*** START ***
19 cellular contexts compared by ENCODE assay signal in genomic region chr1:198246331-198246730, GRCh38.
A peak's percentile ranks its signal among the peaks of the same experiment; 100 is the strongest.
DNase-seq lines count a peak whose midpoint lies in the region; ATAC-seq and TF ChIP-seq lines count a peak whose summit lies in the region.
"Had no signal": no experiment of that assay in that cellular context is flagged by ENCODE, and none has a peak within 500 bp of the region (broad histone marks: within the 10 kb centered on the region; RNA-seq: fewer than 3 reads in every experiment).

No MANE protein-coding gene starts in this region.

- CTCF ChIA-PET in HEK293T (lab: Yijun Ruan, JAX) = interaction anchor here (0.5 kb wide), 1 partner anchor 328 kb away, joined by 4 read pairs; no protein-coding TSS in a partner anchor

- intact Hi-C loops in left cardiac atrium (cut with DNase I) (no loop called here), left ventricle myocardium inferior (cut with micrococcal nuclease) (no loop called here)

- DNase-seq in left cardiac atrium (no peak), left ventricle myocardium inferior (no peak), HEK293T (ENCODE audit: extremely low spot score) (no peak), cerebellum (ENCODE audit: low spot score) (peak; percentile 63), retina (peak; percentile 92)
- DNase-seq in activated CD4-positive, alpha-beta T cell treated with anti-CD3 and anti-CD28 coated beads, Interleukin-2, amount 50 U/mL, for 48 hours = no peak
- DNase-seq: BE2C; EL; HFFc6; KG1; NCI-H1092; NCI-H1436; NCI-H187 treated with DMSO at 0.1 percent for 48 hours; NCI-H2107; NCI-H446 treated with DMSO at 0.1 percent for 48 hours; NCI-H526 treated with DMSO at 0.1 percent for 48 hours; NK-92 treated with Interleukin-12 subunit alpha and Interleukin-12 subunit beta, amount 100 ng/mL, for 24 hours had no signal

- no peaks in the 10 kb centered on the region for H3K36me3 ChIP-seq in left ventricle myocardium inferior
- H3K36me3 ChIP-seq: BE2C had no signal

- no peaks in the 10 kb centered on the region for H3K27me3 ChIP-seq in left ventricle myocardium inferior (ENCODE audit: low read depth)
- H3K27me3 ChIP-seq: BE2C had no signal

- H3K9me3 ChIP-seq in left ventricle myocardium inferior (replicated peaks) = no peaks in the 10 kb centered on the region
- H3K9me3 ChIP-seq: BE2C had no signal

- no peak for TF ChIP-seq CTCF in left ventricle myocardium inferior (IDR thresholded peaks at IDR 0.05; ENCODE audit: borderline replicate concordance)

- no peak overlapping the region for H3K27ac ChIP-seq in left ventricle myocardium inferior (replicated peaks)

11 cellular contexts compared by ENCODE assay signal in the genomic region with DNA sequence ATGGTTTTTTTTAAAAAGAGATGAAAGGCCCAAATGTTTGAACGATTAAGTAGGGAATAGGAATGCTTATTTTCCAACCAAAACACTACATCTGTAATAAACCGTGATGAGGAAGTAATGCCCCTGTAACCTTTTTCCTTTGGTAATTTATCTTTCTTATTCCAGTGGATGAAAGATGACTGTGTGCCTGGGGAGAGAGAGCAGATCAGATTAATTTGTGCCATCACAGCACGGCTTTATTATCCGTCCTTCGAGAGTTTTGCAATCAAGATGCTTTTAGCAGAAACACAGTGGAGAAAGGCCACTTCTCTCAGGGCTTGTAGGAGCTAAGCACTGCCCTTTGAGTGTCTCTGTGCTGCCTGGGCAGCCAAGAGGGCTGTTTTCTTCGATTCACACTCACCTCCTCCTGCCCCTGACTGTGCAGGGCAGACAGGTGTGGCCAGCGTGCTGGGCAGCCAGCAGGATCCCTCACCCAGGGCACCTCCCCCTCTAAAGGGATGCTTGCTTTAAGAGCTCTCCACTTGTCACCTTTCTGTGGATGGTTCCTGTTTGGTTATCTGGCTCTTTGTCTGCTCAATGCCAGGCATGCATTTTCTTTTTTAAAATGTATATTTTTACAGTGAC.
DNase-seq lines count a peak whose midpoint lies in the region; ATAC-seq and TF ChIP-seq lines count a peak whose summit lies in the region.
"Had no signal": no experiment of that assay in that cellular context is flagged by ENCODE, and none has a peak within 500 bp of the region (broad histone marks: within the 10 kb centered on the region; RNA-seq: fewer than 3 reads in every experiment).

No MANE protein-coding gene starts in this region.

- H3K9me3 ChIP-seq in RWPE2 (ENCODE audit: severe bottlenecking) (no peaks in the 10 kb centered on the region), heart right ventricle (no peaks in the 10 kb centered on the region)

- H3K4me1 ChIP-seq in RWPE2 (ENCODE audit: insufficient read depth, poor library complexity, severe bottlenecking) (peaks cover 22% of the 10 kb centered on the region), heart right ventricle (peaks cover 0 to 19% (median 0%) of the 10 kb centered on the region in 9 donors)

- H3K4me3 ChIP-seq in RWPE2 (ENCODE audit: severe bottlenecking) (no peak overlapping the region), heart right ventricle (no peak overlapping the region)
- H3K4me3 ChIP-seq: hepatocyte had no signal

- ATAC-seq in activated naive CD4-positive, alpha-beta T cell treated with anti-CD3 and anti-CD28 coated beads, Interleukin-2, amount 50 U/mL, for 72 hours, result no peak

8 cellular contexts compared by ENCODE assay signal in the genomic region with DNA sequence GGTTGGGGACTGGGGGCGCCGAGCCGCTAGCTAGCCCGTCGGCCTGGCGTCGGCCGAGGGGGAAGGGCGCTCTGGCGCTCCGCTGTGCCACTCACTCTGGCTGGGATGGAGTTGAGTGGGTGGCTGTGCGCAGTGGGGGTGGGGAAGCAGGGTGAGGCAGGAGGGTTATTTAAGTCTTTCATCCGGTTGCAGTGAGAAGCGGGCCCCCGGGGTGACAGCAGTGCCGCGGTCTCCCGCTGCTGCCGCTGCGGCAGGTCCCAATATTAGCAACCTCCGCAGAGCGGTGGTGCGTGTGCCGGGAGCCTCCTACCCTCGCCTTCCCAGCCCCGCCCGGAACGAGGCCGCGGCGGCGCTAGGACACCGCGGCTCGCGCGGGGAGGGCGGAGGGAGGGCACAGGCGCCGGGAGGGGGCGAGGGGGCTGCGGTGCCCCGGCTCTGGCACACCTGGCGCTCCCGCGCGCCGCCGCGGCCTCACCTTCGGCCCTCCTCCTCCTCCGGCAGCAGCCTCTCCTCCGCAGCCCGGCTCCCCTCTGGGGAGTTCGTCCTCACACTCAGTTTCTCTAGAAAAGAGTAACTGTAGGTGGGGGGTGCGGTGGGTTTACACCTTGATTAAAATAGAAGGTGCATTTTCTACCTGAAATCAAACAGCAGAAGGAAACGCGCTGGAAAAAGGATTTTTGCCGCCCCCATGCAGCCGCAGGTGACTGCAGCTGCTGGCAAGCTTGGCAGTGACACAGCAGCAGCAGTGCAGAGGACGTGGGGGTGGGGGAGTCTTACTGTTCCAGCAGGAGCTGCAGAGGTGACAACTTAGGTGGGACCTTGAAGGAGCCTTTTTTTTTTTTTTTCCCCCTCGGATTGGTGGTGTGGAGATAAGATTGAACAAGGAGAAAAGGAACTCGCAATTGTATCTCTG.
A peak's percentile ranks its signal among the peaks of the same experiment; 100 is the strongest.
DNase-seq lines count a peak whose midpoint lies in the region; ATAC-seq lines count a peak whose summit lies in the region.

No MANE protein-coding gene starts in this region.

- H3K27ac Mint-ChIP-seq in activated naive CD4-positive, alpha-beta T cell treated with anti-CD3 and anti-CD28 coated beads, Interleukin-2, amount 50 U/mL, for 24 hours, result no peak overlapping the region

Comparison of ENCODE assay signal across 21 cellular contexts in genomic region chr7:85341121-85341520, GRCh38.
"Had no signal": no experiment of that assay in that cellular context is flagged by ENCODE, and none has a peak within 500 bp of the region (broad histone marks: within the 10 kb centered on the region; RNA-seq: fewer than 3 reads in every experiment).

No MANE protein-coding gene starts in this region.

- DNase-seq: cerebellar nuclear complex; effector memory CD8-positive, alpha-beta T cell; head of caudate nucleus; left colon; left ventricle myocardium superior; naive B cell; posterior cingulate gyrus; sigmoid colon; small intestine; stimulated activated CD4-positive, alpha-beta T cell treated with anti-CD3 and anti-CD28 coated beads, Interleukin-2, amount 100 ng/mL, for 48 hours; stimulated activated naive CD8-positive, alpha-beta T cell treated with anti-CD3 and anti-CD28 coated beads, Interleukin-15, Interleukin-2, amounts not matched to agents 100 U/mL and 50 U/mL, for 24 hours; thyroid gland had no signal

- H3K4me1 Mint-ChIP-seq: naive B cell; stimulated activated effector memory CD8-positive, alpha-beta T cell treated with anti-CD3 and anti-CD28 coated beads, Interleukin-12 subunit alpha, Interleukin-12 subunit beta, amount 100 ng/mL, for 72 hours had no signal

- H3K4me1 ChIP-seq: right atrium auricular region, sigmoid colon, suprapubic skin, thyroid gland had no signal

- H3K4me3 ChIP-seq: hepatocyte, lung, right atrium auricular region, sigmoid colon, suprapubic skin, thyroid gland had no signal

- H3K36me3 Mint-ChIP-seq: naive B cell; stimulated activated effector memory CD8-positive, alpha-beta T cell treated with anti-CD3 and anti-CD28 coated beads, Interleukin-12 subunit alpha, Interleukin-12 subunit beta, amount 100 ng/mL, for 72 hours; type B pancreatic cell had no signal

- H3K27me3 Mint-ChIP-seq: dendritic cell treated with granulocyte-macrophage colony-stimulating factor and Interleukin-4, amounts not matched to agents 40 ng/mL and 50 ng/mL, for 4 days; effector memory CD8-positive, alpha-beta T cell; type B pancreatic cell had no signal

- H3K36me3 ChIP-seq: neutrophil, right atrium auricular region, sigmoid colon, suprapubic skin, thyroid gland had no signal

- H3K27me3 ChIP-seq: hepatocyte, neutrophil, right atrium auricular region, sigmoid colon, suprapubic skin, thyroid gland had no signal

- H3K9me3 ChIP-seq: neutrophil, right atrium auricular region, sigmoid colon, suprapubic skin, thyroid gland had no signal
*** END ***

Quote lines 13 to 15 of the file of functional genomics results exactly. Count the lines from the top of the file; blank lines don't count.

- no peaks in the 10 kb centered on the region for H3K27me3 ChIP-seq in left ventricle myocardium inferior (ENCODE audit: low read depth)
- H3K27me3 ChIP-seq: BE2C had no signal

- H3K9me3 ChIP-seq in left ventricle myocardium inferior (replicated peaks) = no peaks in the 10 kb centered on the region